Why Air Pollution?
In recent years, air pollution and its impact on people’s health has become a significant issue on the global health agenda. Nine out of ten people worldwide breathe polluted air, which disproportionately affects those living in low-resource settings. Air pollution is a major contributor to the global burden of disease, with an estimated 9% of all deaths in 2017* attributable to outdoor and household** air pollution. While the impacts of air pollution on respiratory diseases is widely recognized and immediately understood, 40% of the estimated 4.9 million deaths attributable to air pollution in 2017 are due to cardiovascular diseases.
Air pollution is a complex and dynamic mixture of numerous compounds in gaseous and particle form, originating from diverse sources, subject to atmospheric transformation and varying over space and time. Three common air pollutants, particulate matter (PM), ozone and nitrogen dioxide (NO2), are the focus of most monitoring programs, communication efforts, health impact assessments, and regulatory efforts.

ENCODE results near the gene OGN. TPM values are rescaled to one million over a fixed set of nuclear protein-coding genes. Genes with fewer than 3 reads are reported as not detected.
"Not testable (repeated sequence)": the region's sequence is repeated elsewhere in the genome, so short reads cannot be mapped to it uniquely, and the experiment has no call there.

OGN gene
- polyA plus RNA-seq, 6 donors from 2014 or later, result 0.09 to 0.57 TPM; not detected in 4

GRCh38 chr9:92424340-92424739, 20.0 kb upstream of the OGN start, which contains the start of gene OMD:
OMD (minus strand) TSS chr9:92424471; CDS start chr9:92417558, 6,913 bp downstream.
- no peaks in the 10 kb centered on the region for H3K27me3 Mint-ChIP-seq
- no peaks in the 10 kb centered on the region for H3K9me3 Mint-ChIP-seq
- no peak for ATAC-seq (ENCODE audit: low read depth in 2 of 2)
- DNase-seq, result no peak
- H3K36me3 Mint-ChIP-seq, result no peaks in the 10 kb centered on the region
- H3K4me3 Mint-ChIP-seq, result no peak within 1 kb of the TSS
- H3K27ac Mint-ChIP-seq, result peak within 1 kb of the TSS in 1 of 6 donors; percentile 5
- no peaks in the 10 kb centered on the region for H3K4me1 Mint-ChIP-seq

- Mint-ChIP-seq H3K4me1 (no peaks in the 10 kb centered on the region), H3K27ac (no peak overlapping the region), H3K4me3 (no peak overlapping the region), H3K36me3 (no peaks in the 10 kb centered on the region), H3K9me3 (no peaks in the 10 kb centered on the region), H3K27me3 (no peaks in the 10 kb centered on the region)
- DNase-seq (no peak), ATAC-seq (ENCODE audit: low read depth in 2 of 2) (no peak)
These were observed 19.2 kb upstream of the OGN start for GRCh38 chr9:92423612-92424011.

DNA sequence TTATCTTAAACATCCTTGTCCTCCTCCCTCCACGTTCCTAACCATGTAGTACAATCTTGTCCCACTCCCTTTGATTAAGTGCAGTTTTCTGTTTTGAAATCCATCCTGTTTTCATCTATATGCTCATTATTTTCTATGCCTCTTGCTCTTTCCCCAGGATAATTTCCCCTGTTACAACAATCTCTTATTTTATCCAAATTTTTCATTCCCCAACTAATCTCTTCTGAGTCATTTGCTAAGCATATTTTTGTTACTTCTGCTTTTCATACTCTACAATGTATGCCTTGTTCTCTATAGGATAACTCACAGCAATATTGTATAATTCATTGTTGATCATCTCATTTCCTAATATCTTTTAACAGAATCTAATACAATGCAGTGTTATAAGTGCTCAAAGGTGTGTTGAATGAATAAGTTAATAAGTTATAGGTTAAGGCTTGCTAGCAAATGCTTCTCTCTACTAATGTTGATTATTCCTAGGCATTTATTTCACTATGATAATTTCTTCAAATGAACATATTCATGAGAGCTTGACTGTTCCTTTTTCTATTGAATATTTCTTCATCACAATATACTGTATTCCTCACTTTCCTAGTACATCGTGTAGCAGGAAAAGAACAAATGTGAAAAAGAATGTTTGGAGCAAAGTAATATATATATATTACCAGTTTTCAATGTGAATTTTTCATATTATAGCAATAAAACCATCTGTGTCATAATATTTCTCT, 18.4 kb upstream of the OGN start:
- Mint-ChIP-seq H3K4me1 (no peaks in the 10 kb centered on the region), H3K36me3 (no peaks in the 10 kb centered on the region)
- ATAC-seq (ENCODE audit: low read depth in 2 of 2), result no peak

Evidence for impacts on cardiovascular disease is most consistent for particulate matter, which is responsible for the vast majority of the disease burden via its impacts on ischemic heart disease, and stroke, as well as lung cancer, COPD, lower respiratory infections, Type 2 diabetes, pregnancy outcomes and related infant mortality. Ozone is mainly associated with exacerbation of respiratory disease, with COPD incidence and mortality and with metabolic effects. NO2 is often used as an indicator of traffic-related air pollution. Chronic exposure to NO2 is associated with incident childhood asthma while short-term variability is associated with exacerbation of asthma and increased daily mortality counts.
* While other estimates exist and each have their uncertainties, all estimates of attributable disease burden are large and high-ranking in comparison to traditional and more widely recognized CVD risk factors.
** Household air pollution is mainly a concern in low income countries where polluting fuels (coal, wood, agricultural residue, animal dung) are used for cooking and heating.